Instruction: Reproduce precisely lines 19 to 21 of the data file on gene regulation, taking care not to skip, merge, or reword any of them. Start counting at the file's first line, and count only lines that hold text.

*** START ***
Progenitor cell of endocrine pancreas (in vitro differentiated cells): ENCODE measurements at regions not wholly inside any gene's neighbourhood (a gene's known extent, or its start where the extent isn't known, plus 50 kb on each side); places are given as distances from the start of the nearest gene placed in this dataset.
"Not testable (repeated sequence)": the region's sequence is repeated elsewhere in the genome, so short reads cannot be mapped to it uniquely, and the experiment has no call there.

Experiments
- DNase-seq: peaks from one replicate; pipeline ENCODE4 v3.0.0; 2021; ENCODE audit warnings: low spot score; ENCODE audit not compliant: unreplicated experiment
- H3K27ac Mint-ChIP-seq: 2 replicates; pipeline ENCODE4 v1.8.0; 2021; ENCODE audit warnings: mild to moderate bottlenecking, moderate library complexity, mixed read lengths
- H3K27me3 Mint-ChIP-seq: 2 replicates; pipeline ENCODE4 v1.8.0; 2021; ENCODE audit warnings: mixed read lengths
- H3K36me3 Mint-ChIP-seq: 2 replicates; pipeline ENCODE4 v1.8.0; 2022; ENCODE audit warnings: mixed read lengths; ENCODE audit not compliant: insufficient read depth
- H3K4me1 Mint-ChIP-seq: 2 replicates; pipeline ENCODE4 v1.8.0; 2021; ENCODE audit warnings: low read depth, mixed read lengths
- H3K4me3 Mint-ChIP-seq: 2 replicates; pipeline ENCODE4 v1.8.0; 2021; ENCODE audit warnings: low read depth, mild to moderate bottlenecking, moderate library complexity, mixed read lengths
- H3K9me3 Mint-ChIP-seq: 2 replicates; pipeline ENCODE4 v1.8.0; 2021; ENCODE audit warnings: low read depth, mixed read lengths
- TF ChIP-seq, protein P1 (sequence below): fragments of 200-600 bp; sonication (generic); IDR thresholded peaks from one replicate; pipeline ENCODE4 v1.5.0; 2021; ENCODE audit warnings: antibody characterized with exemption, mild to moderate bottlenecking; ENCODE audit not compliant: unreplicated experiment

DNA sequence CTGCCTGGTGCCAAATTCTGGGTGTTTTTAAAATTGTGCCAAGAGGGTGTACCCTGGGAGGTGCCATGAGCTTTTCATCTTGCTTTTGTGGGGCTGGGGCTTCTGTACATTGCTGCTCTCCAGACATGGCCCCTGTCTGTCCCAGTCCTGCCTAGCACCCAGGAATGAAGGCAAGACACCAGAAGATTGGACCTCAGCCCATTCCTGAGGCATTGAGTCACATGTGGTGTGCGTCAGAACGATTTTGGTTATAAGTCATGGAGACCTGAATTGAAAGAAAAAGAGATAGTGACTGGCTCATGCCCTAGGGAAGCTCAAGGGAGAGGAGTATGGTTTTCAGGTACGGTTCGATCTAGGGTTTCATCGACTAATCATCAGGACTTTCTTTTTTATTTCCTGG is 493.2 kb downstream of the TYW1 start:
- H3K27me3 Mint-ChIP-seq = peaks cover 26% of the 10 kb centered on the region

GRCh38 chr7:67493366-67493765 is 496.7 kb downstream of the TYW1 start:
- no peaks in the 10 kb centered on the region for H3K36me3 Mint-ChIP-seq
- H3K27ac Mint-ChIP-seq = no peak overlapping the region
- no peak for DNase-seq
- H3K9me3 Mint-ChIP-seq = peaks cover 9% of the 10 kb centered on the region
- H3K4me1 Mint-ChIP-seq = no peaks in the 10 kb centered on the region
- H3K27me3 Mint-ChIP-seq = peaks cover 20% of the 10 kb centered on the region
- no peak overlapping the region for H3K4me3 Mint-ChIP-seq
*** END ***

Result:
- H3K4me1 Mint-ChIP-seq = no peaks in the 10 kb centered on the region
- H3K27me3 Mint-ChIP-seq = peaks cover 20% of the 10 kb centered on the region
- no peak overlapping the region for H3K4me3 Mint-ChIP-seq